Which language to learn? The above Web Turtle activities provided a quick, free and easy way to gain some introductory experience with a programming language. Turtle graphics is just a small part of the first major programming language aimed at children and beginning programmers, Logo. The invention of the Logo language was led by Semour Paper, a collaborator and student of Jean Piaget, who was co-founder of the artificial intelligence and media laboratories at MIT. Most important to the discussion here is Papert's book Mindstorms, first released in 1980, then a second edition in 1993, which explored his work in teaching mathematics by learning and thinking with Logo's playful computer programming language. The title of the book is central to his sense of the opportunities that programming knowledge promotes, mindstorms. Since Logo, multiple languages and systems have been invented to teach programming to all ages. They all owe much to the heritage of Papert's work.
http://scratch.mit.edu/ Scratch is free and this page provides the links to download versions for the Mac, Linux and Windows operating systems. It extends Logo from a text command driven system to a simple graphical interface in which multimedia elements and actions are assembled like snap-together Lego building blocks, blending animated images, sound and video. It is perhaps the best of class choice for primary grades through middle school for a free introduction to computer programming. Free instruction and lesson plans are available at http://learnscratch.org/.
The graphic novel Super Scratch Programming Adventure!: Learn to Program By Making Cool Games by The LEAD Project is an excellent starting point for this learning which is available in both paper ($14) and Kindle editions $9.99 and available on all platforms). ScratchEd is an online community that supports and extends Scratch learning.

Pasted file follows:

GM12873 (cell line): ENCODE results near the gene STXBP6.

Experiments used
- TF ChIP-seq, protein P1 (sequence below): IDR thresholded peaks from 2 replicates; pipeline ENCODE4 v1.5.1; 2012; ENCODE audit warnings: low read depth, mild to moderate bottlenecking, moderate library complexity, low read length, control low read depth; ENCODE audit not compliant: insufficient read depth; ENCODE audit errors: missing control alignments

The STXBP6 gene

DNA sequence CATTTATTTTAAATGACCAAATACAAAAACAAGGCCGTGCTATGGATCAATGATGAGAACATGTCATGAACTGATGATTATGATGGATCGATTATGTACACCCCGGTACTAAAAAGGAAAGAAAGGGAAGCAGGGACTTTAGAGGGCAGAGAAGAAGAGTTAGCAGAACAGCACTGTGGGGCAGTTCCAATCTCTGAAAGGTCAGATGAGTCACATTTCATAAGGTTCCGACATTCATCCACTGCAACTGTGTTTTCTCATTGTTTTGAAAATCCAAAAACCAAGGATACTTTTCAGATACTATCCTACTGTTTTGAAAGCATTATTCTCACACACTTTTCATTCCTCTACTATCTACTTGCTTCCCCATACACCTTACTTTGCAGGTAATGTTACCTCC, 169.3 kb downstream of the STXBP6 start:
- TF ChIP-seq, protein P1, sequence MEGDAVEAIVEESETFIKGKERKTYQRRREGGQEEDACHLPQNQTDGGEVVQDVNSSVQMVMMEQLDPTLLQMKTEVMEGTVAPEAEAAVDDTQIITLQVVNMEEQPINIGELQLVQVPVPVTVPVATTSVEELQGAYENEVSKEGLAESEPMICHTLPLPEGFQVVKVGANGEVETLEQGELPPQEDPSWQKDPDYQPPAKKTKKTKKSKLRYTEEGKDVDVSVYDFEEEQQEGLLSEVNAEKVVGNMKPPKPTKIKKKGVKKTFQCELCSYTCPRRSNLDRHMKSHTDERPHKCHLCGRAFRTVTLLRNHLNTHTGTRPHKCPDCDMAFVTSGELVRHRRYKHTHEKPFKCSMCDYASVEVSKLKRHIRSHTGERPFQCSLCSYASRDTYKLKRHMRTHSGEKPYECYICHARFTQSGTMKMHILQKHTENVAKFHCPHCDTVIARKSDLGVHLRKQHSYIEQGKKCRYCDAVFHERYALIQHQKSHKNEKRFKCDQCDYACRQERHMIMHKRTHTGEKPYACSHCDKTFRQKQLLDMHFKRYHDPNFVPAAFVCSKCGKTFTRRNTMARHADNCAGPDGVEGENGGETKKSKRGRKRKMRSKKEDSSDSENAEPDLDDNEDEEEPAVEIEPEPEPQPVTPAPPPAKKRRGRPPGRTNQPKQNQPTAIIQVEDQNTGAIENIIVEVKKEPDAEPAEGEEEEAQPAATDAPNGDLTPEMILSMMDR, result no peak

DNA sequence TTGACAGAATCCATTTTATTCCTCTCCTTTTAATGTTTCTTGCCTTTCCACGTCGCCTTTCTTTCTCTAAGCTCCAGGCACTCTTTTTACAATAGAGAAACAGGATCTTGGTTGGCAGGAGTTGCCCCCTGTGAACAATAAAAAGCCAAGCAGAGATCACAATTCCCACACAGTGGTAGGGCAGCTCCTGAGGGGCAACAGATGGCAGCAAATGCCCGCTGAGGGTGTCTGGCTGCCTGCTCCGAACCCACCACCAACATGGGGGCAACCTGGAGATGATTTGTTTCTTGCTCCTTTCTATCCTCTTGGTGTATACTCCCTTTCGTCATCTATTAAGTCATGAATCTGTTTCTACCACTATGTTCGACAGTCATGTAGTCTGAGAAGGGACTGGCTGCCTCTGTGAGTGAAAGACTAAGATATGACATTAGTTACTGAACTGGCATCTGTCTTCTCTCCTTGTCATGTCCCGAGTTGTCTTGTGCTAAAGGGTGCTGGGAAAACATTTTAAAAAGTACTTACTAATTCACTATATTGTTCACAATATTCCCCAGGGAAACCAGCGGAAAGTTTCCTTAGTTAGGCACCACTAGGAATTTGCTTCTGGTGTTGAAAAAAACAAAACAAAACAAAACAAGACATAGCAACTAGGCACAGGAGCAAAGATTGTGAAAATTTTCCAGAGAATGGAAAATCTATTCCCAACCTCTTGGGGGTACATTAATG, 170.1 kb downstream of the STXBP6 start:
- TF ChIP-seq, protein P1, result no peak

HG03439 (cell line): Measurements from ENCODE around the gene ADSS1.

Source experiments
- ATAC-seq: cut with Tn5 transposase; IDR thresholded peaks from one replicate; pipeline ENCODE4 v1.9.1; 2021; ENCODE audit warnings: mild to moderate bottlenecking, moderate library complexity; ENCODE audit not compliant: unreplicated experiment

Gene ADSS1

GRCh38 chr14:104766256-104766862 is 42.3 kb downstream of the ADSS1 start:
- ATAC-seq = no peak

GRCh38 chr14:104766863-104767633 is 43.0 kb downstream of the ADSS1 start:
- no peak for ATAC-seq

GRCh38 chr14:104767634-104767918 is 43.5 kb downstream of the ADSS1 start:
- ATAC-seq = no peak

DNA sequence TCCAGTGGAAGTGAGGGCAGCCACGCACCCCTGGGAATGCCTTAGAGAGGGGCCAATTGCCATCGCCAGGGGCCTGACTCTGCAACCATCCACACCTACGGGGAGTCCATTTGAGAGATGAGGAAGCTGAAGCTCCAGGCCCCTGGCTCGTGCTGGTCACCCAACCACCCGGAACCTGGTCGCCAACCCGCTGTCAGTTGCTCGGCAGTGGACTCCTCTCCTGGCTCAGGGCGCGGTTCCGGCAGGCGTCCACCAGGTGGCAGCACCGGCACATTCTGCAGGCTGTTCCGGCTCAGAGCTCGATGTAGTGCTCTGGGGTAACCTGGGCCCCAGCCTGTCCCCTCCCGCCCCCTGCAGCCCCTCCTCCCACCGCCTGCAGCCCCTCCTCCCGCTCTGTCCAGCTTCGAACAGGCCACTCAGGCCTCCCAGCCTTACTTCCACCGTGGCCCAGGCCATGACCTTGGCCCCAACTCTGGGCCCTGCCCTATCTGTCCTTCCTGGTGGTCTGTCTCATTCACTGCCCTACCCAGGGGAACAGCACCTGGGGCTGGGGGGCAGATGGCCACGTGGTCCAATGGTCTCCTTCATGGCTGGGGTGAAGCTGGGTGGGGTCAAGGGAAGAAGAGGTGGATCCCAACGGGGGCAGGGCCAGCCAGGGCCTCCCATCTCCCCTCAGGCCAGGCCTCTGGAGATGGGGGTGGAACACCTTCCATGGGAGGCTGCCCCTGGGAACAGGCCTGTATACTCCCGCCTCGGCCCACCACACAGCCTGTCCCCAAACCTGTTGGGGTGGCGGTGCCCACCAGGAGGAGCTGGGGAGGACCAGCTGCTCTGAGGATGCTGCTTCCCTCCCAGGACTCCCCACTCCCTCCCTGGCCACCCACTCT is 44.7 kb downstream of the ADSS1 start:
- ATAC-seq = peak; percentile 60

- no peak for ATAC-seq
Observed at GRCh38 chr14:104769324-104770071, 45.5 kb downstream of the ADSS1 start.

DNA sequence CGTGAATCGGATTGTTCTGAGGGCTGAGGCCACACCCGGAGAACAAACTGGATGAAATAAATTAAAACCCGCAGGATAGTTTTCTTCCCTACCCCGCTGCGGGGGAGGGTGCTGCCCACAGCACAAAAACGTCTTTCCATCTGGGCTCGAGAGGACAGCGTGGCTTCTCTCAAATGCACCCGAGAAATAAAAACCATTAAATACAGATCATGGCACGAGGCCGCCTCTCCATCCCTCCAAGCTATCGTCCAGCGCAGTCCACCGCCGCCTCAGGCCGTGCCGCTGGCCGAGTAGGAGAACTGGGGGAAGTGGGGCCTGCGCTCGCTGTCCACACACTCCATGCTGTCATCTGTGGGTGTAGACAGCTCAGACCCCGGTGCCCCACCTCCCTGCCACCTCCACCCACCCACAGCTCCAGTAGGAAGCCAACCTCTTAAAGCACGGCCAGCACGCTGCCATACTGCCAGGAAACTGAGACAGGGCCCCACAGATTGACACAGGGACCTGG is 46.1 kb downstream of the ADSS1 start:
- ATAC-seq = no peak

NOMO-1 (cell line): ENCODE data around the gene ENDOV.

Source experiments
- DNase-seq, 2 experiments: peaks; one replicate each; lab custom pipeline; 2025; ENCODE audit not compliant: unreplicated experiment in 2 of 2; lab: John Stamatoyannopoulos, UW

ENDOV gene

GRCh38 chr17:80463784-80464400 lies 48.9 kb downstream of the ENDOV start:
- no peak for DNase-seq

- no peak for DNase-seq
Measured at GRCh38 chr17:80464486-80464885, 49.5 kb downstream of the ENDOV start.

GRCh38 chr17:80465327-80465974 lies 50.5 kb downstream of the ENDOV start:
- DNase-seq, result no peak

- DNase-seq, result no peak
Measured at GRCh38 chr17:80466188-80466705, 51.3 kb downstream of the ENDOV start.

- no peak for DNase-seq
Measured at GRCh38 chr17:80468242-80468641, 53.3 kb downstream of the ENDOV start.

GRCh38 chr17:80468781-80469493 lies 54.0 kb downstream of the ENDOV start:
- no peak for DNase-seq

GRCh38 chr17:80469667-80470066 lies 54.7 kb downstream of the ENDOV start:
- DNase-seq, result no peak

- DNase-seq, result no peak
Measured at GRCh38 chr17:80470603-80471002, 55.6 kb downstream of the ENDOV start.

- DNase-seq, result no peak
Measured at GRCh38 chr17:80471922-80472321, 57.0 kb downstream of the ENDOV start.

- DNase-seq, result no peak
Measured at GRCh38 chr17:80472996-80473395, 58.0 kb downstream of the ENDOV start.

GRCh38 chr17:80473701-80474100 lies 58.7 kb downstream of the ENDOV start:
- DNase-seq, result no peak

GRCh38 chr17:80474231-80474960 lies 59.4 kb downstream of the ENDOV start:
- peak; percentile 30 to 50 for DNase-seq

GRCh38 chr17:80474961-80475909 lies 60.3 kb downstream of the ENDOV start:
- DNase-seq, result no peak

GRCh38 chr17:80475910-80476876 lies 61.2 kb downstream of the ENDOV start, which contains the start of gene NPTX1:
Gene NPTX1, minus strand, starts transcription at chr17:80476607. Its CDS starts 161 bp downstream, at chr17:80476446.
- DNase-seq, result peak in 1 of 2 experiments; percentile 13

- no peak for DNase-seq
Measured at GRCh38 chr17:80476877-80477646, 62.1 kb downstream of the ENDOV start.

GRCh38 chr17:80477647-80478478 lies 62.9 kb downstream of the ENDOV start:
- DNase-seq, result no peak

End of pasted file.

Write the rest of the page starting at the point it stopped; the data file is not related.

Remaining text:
Designed especially for those age 8 and older, Scratch allows anyone to create their own animated stories, video games and interactive artworks. First made available on May 15, 2007, this "drag and click together" type of composition parallels the design of the programming composition model used by the Lego WeDo and NXT Mindstorms languages and incorporated into the Lego Robotics competition. Many examples of applications written by kids in Scratch can be found at Squeakland (http://www.squeakland.org/).
Python, a free language to download, may be best used with middle grades and up, but younger students have been able to work with it as well, as the books below indicate.
“Invent Your Own Computer Games with Python” is a also free (as in "open source") and a free eBook (as in, no cost to download), http://inventwithpython.com. "Each chapter gives you the complete source code for a new game, and then teaches the programming concepts from the example. “Invent with Python” was written to be understandable by kids as young as 10 to 12 years old, although it is great for anyone of any age who has never programmed before. The second edition has revised and expanded content, including a Pygame tutorial to make games with graphics, animation, and sound."
A number of other free and commercial books are available to support this learning. "Snake Wrangling for Kids: Learning to Program with Python" is a book for 8 year olds and older that is free to print or can be bought already printed and bound online (e.g., Amazon.com). http://briggs.net.nz/snake-wrangling-for-kids.html. See the Snake Wrangling book review by by Mark Frauenfelder. Other books include Python for Kids: A Playful Introduction to Programming by Jason R. Briggs and Hello World! Computer Programming for Kids and Other Beginners by Warren Sande and Carter Sande.
A list of many other Python resources is also available:
There are free and commercial versions of Seymour Papert's superb work. Some resources include:
- rLogo is an easy to learn programming language also designed for the World Wide Web
- Computer Science Logo Style 2/e - Vol. 2
- StarLogo (specialized for teaching modeling, simulation, complex systems, decentralized systems) See also Adventures in Modeling by V. S. Colella et al. (book/CD ROM).
- Logo Programming for Kids - The "Kids and Computers" Web Site
Different sites keep track of the locations of many different downloadable versions